NIA arrests: Suspected militants had differences on terror groups

NIA arrests: Suspected militants had differences on terror groups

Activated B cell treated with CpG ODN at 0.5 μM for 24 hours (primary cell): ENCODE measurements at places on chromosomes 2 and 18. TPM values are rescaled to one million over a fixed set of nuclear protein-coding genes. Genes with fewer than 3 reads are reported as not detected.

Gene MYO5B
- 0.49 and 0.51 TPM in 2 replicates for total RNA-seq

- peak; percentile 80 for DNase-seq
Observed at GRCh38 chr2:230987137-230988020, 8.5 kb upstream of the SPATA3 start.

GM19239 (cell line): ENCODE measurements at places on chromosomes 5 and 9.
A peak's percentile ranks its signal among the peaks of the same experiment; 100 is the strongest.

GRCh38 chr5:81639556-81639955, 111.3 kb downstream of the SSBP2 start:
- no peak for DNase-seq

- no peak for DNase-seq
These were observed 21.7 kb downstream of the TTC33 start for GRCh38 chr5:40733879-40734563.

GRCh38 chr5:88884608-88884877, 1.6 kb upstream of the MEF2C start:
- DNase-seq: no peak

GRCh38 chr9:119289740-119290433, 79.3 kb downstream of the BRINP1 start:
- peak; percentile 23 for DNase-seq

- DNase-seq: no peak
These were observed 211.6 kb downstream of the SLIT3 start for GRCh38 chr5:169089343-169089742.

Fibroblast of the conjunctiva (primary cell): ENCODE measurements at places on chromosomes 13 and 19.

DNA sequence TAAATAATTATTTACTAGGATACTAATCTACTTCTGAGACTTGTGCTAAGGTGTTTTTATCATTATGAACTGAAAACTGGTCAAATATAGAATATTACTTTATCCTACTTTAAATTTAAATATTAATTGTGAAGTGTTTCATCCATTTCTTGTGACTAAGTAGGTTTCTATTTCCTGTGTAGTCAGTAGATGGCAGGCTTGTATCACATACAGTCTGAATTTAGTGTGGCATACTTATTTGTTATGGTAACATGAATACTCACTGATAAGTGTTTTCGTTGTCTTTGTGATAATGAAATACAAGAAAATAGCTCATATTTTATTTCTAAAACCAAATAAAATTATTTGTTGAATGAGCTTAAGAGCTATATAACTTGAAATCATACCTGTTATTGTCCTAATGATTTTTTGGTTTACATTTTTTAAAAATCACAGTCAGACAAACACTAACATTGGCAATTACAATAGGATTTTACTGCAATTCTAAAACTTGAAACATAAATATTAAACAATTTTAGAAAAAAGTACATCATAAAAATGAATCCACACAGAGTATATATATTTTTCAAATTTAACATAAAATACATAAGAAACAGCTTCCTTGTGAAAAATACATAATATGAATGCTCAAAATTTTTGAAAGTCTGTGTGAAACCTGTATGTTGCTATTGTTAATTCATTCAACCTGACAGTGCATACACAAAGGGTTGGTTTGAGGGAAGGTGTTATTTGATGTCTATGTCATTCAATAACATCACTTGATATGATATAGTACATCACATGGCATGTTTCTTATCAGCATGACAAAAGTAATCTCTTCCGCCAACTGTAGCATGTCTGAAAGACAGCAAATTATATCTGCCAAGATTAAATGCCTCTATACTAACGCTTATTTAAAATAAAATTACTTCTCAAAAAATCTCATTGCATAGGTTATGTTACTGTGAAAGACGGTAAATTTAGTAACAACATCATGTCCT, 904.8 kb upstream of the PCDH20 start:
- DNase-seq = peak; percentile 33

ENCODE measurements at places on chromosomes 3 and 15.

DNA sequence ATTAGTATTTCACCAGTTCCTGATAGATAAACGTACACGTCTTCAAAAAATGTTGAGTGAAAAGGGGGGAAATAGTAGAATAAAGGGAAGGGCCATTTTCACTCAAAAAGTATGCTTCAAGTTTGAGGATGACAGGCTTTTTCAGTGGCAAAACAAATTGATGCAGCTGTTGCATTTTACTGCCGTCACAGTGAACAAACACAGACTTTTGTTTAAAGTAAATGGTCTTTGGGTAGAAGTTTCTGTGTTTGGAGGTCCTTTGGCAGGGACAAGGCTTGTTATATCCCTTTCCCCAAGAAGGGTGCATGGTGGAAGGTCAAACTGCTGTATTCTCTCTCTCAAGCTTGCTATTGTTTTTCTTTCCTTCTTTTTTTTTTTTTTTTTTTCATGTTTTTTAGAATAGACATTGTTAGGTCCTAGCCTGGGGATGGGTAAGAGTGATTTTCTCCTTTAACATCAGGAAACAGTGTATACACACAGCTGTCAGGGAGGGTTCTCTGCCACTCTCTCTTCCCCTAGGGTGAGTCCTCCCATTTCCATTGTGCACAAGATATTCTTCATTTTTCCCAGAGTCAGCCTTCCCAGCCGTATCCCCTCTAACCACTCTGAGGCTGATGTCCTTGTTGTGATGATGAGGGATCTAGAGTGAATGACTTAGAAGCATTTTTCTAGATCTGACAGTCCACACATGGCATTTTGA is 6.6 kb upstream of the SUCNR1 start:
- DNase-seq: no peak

Submitted by Editor on Sun, 2016-02-07 19:07 Bengaluru: Vital new clues have emerged into the recent terror arrests made by the National Investigation Agency (NIA) in Karnataka.According to police sources, questioning of suspected militants revealed that there were differences among the arrested suspects, on whether they should be part of Al Qaeda in the Indian Sub-Continent (AQIS) or join hands with the new extremist outfit Ansar-Ul-Touheed(AuT), which owes allegiance to ISIS.Sources said the differences made the two groups to have different preachers or moulvis. Interestingly, the two moulvis chosen by the groups have the surname Qasmi.One group in favour of AQIS went ahead with Moulana Anzar Shah Qasmi, the Islamic preacher from Banashankari, who was recently arrested on charges of radicalising Muslim youth. Another group in favour of joining AuT chose a preacher from UP Mufti Abdus Sami Qasmi. The cleric in question was picked up the NIA recently from Hardoi in UP after the agency came to know that he had a website and a blog on which he posted inflammatory speeches and encourage youth to join the Islamic State. According to sources, the cleric hails from Rampur district of UP but had been staying at Seelampur in North-east Delhi, a predominantly Muslim locality. The NIA is also enquiring into an NGO run by him and its financial dealings in the recent past.The rift between the two groups reportedly widened after Mufti Abdus Sami Qasmi was invited to a gathering by one group in favour of AuT. Moulvi Sami Moulana Anzar Shah Qasmi, who was arrested and taken to Delhi, is said to be a staunch follower of AQIS and unwilling to join hands with ISIS sympathizers.Asif Ali, a stone polisher from JJ Nagar, Bengaluru, used to organise gatherings by Moulana Anzar Shah Qasmi. At these gatherings in Tumkuru and Bengaluru, suspected militants from Sarai Palya used to meet, the police said.According to the police, one of the meetings in Bengaluru was attended by Mohammed Nafeez Khan of Hyderabad (from whom NIA seized explosives) and Mudabbir Mustaq Sheikh of Mumbra, Mumbai, who reportedly encouraged the youth to organise themselves.Moulana Anzar Shah Qasmi was picked up for his radical views. Even though the charges against Qasmi are not that grave, police officials maintain that his sermons had influenced a few students and several unemployed youth. Police officials point to the examples of N Huda of Mangalore - an engineering dropout from Bengaluru’s RV College, picked up by the NIA - and another youth from Tumkuru (Poor House Colony), also picked up by the agency, as examples of Qasmi’s effect.